Partnership will provide young adults graduating from the Big Brothers Big Sisters program an opportunity for a clear pathway towards a successful career through Year Up
CHARLOTTE, N.C. (PRWEB) JULY 08, 2019 – Continuing to expand its reach and provide even more young adults with access to economic opportunity, the nonprofit workforce development program Year Up has formed a strategic partnership with Big Brothers Big Sisters of America (BBBS), effective as of June 30, 2019.
The new partnership was announced on June 27, 2019, in Charlotte, North Carolina, where Year Up will launch its 18th market nationwide this August.
As part of the partnership, BBBS will host annual information sessions in Year Up markets for BBBS Juniors and Seniors (“Littles”), along with their Big Brothers and Big Sisters, where Year Up can share information about its program. Year Up staff will also meet with BBBS staff to discuss Year Up, what Year Up looks for in candidates and the benefits of the Year Up program so that BBBS can refer participants as appropriate. Year Up will track the number of BBBS Littles who apply and the outcomes of accepted students, and will report the results back to BBBS.
“Big Brothers Big Sisters of America and Year Up both serve Opportunity Youth who face challenges in accessing higher education and livable-wage careers,” said BBBS CEO Pam Iorio. “By partnering with Year Up, Littles graduating from our program who are interested in business and technology will know how Year Up can help them launch a career at a top company.”
One “Little” who transitioned from BBBS to Year Up is Teron McMillian. Teron was a “Little Brother” and applied to Year Up South Florida after completing high school. Through Year Up, he learned software development skills, interned for a financial services firm and was hired full-time as a Pega developer — and then became a “Big Brother” for another young person in his community. He currently lives in New Bern, North Carolina.
Year Up Founder and CEO Gerald Chertavian volunteered as a Big Brother throughout college and while working in New York City in the late 1980s. He was matched with David Heredia, a 10-year-old Dominican boy who lived with his mother and brothers on the Lower East Side. The experience led Chertavian to envision a youth program that became Year Up, which opened its doors in Boston in 2000. He remains close with David today, who now works in animation.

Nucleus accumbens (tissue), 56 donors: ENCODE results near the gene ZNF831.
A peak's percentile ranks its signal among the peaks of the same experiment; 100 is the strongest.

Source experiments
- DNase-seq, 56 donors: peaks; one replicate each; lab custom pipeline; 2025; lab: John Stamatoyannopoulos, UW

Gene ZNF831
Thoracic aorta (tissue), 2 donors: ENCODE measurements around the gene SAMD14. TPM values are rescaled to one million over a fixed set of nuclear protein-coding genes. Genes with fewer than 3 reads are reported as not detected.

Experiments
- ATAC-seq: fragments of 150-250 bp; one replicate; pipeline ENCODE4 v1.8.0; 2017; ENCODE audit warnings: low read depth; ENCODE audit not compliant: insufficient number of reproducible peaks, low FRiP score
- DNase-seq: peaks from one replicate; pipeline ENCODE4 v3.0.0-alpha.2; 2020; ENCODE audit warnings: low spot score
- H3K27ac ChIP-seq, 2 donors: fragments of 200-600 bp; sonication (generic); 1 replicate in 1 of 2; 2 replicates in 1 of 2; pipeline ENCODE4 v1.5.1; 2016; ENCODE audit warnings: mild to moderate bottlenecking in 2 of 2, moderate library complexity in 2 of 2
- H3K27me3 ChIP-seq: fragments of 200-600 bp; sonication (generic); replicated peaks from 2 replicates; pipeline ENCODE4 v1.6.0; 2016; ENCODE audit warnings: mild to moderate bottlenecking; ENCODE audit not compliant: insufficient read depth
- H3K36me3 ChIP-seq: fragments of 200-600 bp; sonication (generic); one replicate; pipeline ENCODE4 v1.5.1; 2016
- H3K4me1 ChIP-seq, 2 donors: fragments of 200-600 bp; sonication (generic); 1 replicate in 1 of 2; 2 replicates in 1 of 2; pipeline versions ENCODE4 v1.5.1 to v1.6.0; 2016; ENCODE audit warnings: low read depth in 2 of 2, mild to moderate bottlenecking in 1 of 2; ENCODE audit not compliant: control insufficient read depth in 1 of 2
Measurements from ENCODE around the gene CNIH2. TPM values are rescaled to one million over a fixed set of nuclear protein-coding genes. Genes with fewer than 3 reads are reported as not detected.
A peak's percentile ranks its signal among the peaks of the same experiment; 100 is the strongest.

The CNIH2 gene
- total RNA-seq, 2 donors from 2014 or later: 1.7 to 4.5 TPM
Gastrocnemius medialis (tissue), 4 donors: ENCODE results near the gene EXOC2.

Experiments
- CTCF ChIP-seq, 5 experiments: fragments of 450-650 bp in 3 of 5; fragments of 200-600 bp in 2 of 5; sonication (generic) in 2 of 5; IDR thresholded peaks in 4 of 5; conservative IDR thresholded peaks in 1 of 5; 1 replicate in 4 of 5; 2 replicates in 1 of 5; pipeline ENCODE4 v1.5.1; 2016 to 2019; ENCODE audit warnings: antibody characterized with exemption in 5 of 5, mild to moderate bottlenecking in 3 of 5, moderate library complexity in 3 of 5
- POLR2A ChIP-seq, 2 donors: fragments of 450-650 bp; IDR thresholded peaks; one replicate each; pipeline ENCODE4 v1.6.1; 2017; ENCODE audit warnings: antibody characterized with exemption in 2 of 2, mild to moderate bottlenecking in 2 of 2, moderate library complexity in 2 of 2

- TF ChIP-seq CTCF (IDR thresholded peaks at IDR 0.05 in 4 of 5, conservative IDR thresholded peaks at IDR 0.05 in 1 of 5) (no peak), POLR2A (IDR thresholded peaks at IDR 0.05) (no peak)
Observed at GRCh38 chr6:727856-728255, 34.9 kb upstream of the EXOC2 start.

“My experience as a Big Brother helped me realize that every young person deserves opportunity, and it opened my eyes to the impact a caring adult can have in a young person’s life. Just as importantly, it showed me the obstacles facing talented young people who lack access to resources and opportunities. Those experiences inspired me to found Year Up to ensure that every young adult has the opportunity to reach their full potential,” said Gerald Chertavian, Year Up’s Founder and CEO. “This new partnership with Big Brothers Big Sisters will create a pathway for many more young adults to get the skills, education, and support they need to be able to meaningfully participate in our economy.”
Chertavian founded Year Up to create a demand-driven workforce development program that would provide top companies around the country with a pipeline of skilled talent. Last year, a federally-sponsored evaluation of Year Up showed a 53% increase in initial earnings for young adults randomly assigned to Year Up compared with similar young adults in a control group—the largest impacts on earnings reported to date for a workforce program tested in a randomized controlled trial.
About Year Up
Year Up is an award-winning, national 501(c)3 organization that enables motivated young adults ages 18-24 to move from minimum wage to meaningful careers in just one year by providing the skills, experience, and support they need to reach their full potential. Through a one-year, intensive program, Year Up utilizes a high-expectations, high-support model that combines marketable job skills, stipends, coursework eligible for college credit, and corporate internships at more than 250 top companies. Its holistic approach focuses on students’ professional and personal development to enable young adults with a viable path to economic self-sufficiency and meaningful careers. Year Up has served more than 24,000 young adults since its founding in 2000, and will serve more than 4,700 young adults in 2019 across 25 U.S. cities including Arizona, Baltimore, Bay Area, Charlotte, Chicago, Dallas/Fort Worth, Greater Atlanta, Greater Boston, Greater Philadelphia, Jacksonville, Los Angeles, the National Capital Region, New York City/Jersey City, Puget Sound, Rhode Island, South Florida, Tampa Bay, and Wilmington. Year Up has been voted one of the “Best Non-Profits to Work For” by The NonProfit Times for eight consecutive years, and rated a 4-star charity by Charity Navigator for twelve consecutive years, placing them in the top 1% of tracked organizations.
About Big Brothers Big Sisters of America
Big Brothers Big Sisters create and support one-to-one mentoring relationships that ignite the power and promise of youth. Big Brothers Big Sisters ensures that the children in its program achieve measurable outcomes, including educational success, avoidance of risky behaviors, higher aspirations, greater confidence, and better relationships. This mission has been the cornerstone of the organization’s 115-year history. With 250 affiliates in all 50 states, Big Brothers Big Sisters has served nearly 2 million children (“Littles”) in the past 10 years. Learn more at http://www.bigbrothersbigsisters.org.